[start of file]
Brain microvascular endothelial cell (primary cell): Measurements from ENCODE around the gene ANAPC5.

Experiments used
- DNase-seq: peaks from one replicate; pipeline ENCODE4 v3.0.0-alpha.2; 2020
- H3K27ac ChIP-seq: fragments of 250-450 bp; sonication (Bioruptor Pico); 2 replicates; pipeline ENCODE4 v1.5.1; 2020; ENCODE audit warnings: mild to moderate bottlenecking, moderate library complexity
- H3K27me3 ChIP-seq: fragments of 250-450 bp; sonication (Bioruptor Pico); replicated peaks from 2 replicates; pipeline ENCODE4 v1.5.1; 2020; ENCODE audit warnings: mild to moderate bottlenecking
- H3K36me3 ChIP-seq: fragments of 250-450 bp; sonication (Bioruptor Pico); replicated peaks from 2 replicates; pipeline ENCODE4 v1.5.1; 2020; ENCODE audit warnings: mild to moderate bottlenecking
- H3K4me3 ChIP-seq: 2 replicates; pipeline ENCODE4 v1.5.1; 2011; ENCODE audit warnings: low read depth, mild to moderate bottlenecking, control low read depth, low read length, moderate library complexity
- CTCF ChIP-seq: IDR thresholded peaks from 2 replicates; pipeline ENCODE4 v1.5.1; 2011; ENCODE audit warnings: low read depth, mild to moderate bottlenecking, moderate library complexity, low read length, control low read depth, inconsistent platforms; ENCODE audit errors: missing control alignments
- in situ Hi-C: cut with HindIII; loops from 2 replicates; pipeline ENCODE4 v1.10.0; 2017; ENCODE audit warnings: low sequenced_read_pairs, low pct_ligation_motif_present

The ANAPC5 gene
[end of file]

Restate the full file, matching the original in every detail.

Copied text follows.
Brain microvascular endothelial cell (primary cell): Measurements from ENCODE around the gene ANAPC5.

Experiments used
- DNase-seq: peaks from one replicate; pipeline ENCODE4 v3.0.0-alpha.2; 2020
- H3K27ac ChIP-seq: fragments of 250-450 bp; sonication (Bioruptor Pico); 2 replicates; pipeline ENCODE4 v1.5.1; 2020; ENCODE audit warnings: mild to moderate bottlenecking, moderate library complexity
- H3K27me3 ChIP-seq: fragments of 250-450 bp; sonication (Bioruptor Pico); replicated peaks from 2 replicates; pipeline ENCODE4 v1.5.1; 2020; ENCODE audit warnings: mild to moderate bottlenecking
- H3K36me3 ChIP-seq: fragments of 250-450 bp; sonication (Bioruptor Pico); replicated peaks from 2 replicates; pipeline ENCODE4 v1.5.1; 2020; ENCODE audit warnings: mild to moderate bottlenecking
- H3K4me3 ChIP-seq: 2 replicates; pipeline ENCODE4 v1.5.1; 2011; ENCODE audit warnings: low read depth, mild to moderate bottlenecking, control low read depth, low read length, moderate library complexity
- CTCF ChIP-seq: IDR thresholded peaks from 2 replicates; pipeline ENCODE4 v1.5.1; 2011; ENCODE audit warnings: low read depth, mild to moderate bottlenecking, moderate library complexity, low read length, control low read depth, inconsistent platforms; ENCODE audit errors: missing control alignments
- in situ Hi-C: cut with HindIII; loops from 2 replicates; pipeline ENCODE4 v1.10.0; 2017; ENCODE audit warnings: low sequenced_read_pairs, low pct_ligation_motif_present

The ANAPC5 gene